A secretive organization that has courted political leaders and built international influence while undermining the constitutional division of the church and the state in the process is at the center of a new five-episode documentary series called “The Family.”
Since 1953, the National Prayer Breakfast has remained a fixture in American politics that has boasted attendance by every president since Dwight D. Eisenhower on the first Thursday of every February. It has been hyped as an opportunity for the political elite of Washington, D.C., and visiting international dignitaries to put aside partisan differences and reflect on a higher purpose.
While the annual event is purportedly hosted by members of Congress, it is actually organized and run by an evangelical Christian organization called The Fellowship Foundation, or “The Family,” as it is referred to internally by its members.
The series, which debuts on Netflix on Friday, takes a look at the group that operates with its own higher purpose — quietly building its influence on global politics “in the name of Jesus.”
“The Fellowship isn’t about faith and it spreads very little. It’s about power,” said Jeff Sharlet, whose books, “The Family: The Secret Fundamentalism at the Heart of American Power,” and “C Street: The Fundamentalist Threat to American Democracy,” inspired the Netflix series.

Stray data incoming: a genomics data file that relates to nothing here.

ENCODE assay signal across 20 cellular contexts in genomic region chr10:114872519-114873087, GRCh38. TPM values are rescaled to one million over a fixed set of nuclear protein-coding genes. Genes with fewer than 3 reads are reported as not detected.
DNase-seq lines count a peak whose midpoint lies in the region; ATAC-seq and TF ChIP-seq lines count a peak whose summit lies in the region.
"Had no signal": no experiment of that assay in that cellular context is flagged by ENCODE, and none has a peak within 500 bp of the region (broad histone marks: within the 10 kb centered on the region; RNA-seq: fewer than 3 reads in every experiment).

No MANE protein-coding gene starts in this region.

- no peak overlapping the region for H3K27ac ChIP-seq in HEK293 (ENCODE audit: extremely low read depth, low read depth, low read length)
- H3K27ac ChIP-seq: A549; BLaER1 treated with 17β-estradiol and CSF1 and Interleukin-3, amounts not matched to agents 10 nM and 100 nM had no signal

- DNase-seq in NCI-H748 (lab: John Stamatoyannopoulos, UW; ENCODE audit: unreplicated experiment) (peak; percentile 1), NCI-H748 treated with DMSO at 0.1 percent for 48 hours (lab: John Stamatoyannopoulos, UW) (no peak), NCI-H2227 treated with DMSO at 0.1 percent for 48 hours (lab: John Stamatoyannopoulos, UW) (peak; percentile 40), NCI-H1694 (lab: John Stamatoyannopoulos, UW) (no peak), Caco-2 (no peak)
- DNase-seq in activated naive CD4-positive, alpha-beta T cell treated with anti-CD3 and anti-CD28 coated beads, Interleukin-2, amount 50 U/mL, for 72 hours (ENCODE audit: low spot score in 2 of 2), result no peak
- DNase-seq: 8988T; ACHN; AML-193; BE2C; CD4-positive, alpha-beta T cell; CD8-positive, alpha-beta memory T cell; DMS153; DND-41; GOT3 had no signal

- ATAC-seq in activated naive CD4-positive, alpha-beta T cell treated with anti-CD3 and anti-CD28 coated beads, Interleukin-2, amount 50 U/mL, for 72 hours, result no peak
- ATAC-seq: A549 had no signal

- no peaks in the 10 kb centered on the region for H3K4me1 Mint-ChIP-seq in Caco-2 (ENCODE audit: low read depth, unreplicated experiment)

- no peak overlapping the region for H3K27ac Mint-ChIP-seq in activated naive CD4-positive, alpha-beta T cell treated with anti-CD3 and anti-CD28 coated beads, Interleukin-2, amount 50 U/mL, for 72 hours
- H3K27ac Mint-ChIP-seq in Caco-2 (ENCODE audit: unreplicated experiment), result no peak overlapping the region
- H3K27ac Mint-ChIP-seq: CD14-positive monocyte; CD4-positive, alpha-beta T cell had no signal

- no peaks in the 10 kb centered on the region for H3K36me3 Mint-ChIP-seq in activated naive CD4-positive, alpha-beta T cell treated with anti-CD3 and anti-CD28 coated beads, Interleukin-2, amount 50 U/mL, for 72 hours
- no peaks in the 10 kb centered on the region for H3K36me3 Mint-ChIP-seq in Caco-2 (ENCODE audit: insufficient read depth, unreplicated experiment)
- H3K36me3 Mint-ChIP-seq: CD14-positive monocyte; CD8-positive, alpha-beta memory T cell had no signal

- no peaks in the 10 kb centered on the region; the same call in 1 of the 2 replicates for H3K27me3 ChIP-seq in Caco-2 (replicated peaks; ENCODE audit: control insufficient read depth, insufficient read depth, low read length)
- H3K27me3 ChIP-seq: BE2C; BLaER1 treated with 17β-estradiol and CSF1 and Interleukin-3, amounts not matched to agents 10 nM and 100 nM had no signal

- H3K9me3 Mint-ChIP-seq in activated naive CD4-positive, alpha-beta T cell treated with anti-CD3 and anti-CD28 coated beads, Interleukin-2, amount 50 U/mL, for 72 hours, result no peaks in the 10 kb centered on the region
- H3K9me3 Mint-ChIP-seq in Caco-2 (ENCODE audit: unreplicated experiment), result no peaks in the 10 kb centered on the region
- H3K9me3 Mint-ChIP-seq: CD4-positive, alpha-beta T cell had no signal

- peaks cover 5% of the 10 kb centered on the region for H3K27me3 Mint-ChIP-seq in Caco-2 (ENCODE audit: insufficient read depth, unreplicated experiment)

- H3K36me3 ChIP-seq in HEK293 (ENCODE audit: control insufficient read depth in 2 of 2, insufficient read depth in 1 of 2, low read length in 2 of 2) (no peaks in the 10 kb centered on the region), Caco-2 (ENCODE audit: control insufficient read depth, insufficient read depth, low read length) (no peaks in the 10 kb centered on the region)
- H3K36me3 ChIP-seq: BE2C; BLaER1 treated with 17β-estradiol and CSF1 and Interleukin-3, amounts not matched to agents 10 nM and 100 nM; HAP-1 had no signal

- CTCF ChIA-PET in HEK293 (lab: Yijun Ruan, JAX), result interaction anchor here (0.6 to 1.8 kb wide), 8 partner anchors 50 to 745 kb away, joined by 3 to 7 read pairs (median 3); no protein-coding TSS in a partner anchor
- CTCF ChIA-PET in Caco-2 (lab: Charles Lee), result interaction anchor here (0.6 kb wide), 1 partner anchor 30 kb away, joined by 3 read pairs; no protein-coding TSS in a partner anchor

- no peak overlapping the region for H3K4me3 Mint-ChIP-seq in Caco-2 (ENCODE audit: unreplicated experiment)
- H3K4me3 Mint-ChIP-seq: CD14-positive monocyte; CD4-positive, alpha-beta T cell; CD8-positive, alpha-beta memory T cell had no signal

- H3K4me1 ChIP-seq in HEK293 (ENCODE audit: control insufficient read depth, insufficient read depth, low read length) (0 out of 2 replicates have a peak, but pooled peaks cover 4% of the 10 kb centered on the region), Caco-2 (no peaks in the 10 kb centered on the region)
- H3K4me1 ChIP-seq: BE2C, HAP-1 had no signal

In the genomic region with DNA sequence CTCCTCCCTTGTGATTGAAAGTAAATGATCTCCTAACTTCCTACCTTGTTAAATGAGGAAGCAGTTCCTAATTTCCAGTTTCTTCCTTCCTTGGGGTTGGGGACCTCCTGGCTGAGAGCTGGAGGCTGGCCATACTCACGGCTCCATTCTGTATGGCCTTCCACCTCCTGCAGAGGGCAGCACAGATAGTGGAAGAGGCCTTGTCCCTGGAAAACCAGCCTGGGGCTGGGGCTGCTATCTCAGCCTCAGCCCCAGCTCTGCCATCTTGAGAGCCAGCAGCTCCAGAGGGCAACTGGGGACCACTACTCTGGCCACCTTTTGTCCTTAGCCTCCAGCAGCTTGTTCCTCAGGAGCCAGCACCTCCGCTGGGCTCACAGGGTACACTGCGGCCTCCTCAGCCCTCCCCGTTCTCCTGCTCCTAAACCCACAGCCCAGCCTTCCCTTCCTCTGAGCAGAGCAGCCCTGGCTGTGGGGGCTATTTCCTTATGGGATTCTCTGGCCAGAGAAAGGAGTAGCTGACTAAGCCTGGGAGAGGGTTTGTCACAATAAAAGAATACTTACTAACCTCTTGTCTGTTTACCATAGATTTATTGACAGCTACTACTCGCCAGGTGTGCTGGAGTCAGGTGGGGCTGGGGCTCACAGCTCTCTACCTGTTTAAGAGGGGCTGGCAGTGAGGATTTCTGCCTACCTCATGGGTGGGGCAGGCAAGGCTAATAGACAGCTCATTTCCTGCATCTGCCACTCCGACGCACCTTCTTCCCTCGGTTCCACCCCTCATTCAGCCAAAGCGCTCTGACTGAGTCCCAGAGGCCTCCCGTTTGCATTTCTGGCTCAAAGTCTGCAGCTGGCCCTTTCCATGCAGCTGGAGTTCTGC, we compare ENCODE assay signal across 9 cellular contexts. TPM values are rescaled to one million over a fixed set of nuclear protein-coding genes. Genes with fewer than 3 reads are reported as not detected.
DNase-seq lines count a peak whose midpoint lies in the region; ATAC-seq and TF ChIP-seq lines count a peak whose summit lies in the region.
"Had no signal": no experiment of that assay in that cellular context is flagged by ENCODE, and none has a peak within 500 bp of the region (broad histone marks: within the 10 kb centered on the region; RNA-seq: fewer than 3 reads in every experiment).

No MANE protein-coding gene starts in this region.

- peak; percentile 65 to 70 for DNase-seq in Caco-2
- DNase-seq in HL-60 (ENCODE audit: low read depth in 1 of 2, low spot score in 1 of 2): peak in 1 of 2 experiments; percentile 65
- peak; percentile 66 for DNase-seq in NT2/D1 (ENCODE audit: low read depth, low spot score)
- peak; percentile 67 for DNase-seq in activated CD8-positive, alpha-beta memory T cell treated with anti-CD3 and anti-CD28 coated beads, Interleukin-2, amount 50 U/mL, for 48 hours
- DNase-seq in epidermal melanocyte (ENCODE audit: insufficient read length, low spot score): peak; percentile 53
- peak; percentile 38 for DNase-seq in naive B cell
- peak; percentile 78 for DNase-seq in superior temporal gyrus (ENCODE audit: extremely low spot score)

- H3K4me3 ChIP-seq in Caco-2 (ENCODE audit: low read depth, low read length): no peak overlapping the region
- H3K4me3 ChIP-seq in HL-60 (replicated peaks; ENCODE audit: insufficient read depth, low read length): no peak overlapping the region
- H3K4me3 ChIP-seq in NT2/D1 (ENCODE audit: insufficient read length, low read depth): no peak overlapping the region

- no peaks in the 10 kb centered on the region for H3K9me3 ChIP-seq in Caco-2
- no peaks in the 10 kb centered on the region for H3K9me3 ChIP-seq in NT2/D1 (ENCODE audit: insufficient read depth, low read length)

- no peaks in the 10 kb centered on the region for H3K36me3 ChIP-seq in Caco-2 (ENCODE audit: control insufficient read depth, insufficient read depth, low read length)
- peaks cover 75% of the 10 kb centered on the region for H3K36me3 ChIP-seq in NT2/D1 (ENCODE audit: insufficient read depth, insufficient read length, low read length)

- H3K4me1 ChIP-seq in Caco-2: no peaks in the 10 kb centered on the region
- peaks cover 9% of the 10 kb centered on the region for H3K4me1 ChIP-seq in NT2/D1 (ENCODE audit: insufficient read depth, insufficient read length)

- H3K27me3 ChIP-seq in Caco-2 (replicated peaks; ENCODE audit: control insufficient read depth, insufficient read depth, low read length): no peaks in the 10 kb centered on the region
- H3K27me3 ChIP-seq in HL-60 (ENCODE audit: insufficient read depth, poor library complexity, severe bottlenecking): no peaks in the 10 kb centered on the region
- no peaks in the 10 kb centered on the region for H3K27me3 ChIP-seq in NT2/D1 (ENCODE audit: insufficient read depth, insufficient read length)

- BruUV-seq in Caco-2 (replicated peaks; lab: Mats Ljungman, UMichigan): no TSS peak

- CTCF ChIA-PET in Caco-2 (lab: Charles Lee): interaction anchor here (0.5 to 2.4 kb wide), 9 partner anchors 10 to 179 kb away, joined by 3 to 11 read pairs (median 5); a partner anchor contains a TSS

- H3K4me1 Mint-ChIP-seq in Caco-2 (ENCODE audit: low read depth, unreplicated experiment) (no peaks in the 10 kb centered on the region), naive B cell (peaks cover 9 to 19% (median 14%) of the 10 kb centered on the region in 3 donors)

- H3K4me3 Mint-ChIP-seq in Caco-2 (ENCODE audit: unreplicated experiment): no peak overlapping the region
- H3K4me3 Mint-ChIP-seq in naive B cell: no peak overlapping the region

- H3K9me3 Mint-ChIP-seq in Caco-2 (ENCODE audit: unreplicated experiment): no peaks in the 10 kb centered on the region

“Internally, it is spoken of primarily as a ‘recruiting device’ with which to draw ‘key men’ into smaller prayer cells to ‘meet Jesus man to man,’” according to Sharlet. “Practically, the Prayer Breakfast has functioned from the very beginning as an unregistered lobbying festival.”
Citing 2006 documents, Sharlet estimates the number of dedicated organizers who handle recruitment at just 350. Those organizers, however, have built a network of prayer cells that the late Christian Right leader Chuck Colson pegged at 20,000-strong, calling it, “a veritable underground of Christ’s men all through government.”
Sometimes that has meant aligning with politicians who stray from Jesus’ example. In 2009, former South Carolina Gov. Mark Sanford gave a press conference outside of C Street emphasizing his religious pedigree upon resurfacing after disappearing from his state for days to visit a mistress in Argentina.
So, while President Donald Trump may not have the most pious of track records, Sharlet says the Family has embraced the unique opportunity provided by the most fundamentalist Cabinet in recent American history to advocate evangelical policy.
“The Fellowship believes God uses who He wants, and that power itself is an indicator of who He has chosen — it’s a theology of more power for the powerful,” Sharlet explained.
“The fact that Trump, with his “art of the deal,” is especially well-prepared to embrace this transactional theology — Trump puts the Christian Right’s people in power in return of their support — seals the deal.”
— Ethan Sacks, NBC News, Secretive Christian group at heart of D.C. politics ready for its close-up in Netflix docuseries, August 10, 2019
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